Question about becoming an RN - page 2

Well hello everyone.. I am 17 years old male and i will be a senior in highschool in a few months. I have a couple of questions about becoming an RN. I am aware that you can become an RN from a cummunity college or a 4 year... Read More

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    Good luck to you. At least you have time and don't have to make up your mind right away.

    By you taking the time to register and ask, I'm sure you helped others who had the same questions.

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    Since you've got some time before you have to apply to nursing school, may I recommend that you try "shadowing" or following a nurse around for a few hours of a shift. Some people are drawn to nursing because of the money or the schedule without REALLY knowing what it is that a nurse does. I think it would help you a lot if you could see for yourself what a nurse does every day.

    Good luck with your career
    Last edit by labcat01 on Sep 5, '08
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    is their a place where i could call up to see if i could follow a rn around for a week (its summer and i have no school so yea).

    also, the nclex exam to get your degree in nurseing...
    what stuff are you tested on? and is it hard?
  4. 0
    Here is an example of NCLEX questions:

    Yes, it is a hard exam.
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    Quote from Jelet
    alright cool. thanks alot. Before coming to this forum i was thinking about becoming a CPA Accountant and if i didnt get accpeted into a 4 year college for that i was planning on becoming an rn at a cummunity college. but now i am debating to be an accountant or an rn lol. thanks for your help tweety. you really cleared alot of stuff on my mind
    *** Also some community colleges do not have pre-reqs and you can finish your associates degree in nursing and become an RN in two years. The community colleges in Wisconsin where I live are set up that way.
    ALso many community colleges have waiting lists for their nursing program. Usually university BSN do not have waiting list but admit on a competitive basis.
    Given your age I would recommend you first try to go to a university and get your BSN and have the whole college experience. If that doesn't work out you could go to the community college .
    As for making $60,000/year I think you will have no trouble at all. Maybe not the first year or two but after that sure. I make $72,000/year in my second year as an RN in rural Wisconsin working 3 12 shifts a week but I work every weekend so I make more than other nurses at my hospital.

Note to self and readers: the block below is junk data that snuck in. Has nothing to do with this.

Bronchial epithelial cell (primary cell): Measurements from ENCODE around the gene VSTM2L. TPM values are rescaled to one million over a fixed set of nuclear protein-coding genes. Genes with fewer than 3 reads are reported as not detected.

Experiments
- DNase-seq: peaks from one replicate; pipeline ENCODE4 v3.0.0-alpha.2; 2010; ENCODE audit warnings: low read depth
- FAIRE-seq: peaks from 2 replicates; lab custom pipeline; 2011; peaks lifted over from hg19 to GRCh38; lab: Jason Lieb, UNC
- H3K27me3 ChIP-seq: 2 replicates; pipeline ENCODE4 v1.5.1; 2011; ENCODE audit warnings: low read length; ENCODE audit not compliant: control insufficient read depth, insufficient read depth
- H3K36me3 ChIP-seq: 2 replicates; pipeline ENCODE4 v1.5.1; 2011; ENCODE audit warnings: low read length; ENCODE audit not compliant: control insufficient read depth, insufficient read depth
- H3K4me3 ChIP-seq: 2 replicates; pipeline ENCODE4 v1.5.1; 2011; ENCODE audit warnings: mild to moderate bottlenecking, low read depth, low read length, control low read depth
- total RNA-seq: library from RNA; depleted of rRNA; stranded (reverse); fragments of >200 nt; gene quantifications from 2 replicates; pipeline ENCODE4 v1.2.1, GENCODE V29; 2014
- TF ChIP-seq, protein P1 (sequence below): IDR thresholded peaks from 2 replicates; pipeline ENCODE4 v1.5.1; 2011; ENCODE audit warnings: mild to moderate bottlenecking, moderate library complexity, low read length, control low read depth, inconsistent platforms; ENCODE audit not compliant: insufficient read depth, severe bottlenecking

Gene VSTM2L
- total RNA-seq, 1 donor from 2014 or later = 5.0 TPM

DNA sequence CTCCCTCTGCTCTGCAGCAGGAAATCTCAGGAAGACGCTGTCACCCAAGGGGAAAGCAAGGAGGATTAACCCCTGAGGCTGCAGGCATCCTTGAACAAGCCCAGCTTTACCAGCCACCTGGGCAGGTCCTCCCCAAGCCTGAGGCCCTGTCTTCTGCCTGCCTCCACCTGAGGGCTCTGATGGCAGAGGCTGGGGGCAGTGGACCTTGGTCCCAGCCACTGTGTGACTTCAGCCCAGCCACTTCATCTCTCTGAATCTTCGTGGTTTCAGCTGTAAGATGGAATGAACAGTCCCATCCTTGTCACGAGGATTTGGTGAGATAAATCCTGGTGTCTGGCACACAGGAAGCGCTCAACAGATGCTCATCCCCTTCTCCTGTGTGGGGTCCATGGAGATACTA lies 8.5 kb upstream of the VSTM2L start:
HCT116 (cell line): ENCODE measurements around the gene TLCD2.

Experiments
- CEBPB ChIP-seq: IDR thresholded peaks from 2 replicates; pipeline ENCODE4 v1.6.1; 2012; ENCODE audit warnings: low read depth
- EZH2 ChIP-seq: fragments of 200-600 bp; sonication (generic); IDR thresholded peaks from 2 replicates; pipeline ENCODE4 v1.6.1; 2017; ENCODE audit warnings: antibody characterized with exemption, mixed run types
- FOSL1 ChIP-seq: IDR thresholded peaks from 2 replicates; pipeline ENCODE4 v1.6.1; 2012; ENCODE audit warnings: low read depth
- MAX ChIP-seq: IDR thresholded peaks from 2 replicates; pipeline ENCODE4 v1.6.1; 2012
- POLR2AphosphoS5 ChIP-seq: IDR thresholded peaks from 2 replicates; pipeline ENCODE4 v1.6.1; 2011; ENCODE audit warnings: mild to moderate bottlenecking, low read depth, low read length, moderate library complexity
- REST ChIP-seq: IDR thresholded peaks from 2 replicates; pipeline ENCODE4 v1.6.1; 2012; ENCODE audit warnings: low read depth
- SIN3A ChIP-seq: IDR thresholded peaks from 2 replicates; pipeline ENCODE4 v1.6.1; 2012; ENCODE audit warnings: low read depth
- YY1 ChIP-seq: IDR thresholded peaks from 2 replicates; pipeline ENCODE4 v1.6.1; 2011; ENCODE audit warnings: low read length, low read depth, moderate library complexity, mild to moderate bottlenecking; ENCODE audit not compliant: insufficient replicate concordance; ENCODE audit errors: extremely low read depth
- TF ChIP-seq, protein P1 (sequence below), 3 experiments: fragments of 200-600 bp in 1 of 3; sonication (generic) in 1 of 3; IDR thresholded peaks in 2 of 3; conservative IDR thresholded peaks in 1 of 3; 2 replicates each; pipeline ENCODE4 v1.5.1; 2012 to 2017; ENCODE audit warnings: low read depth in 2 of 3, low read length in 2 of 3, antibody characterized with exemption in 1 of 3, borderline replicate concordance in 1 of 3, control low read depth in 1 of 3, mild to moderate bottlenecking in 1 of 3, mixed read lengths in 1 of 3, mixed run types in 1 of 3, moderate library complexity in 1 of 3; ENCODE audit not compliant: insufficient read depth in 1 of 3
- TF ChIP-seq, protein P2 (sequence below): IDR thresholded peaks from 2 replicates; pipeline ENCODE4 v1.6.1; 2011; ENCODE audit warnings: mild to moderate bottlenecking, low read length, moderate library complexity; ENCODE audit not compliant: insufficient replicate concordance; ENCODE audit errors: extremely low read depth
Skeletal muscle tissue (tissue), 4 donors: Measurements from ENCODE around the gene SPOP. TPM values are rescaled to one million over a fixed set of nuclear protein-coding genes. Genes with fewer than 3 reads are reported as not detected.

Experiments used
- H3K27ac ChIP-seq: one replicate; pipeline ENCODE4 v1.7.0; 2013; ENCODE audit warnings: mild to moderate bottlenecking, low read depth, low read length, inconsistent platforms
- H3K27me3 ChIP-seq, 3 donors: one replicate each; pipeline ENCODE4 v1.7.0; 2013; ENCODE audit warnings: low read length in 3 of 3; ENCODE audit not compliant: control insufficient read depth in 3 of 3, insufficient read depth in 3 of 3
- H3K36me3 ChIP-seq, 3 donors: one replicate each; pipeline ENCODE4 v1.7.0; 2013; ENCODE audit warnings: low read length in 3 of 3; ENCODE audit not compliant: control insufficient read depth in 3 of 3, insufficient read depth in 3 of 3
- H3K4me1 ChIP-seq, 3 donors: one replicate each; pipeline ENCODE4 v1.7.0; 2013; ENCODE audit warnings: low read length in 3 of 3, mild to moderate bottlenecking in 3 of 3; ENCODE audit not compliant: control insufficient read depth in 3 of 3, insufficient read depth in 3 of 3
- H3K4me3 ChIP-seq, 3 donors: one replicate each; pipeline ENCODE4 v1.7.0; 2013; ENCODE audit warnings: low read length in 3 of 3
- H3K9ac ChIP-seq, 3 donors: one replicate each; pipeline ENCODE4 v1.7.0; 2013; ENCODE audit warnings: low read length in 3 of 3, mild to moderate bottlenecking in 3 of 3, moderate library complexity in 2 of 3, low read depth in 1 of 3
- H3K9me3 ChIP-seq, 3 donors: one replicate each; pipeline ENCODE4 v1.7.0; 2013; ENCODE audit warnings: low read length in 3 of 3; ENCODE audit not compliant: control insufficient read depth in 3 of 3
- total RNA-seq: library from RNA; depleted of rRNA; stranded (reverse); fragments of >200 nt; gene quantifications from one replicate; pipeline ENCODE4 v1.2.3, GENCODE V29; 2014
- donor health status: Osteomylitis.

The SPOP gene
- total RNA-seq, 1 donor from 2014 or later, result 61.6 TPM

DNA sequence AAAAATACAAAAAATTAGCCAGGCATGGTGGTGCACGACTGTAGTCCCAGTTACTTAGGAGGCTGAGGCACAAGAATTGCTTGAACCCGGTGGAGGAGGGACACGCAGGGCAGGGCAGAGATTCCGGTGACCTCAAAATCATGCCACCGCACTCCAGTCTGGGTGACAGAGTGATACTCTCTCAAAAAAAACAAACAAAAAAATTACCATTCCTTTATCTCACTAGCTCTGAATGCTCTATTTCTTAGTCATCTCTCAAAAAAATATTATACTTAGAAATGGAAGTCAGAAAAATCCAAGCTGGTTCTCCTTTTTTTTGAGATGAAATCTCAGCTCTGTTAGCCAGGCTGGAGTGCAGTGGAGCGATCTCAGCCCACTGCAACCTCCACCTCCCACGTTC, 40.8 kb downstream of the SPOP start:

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    wait so if i go to a cummunity college, i ask if they have a nurseing program for an associates degree in registered nurse or w/e and then they say sure and if they only give me 2 years with out pre req, then i guess i wont need to take them? And when esactly should i start applying for these. Like should i start at this point now asking my local cummunity colleges to sign up for a nursing program by next year in the fall. And then i'll get my guidance teacher to help me with a university for nurseing.. And if i dont get into the university, ill at least have the cummunity college to go to.. Or wait can i do that? if i get accepted into the cummunity college program, could i tell them i change my mind (if i get accpeted into the 4 year?)
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    You school guidance counselor or the college advisors should be able to tell you when to apply.

    When the person above stated "no pre-reqs", it doesn't mean you get out of taking them, but that they become "co-reqs" meaning you can take them along side your nursing courses rather than before. The school I went to was set up that way, but because I worked I took my time.

    Many people make applications to several colleges. That's o.k.
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    wait what would i do if the college doesnt offer the prereq's? do i take it some where else. im a little confused lol
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    Quote from Jelet
    wait what would i do if the college doesnt offer the prereq's? do i take it some where else. im a little confused lol
    Yes you do take them somewhere else. I've never heard of a nursing school that offers nursing but not the pre-reqs so I wouldn't worry about that.
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    Take both, Dual degrees look very good, and your horizons will be much wider. But it is much more work, and very demanding personally.

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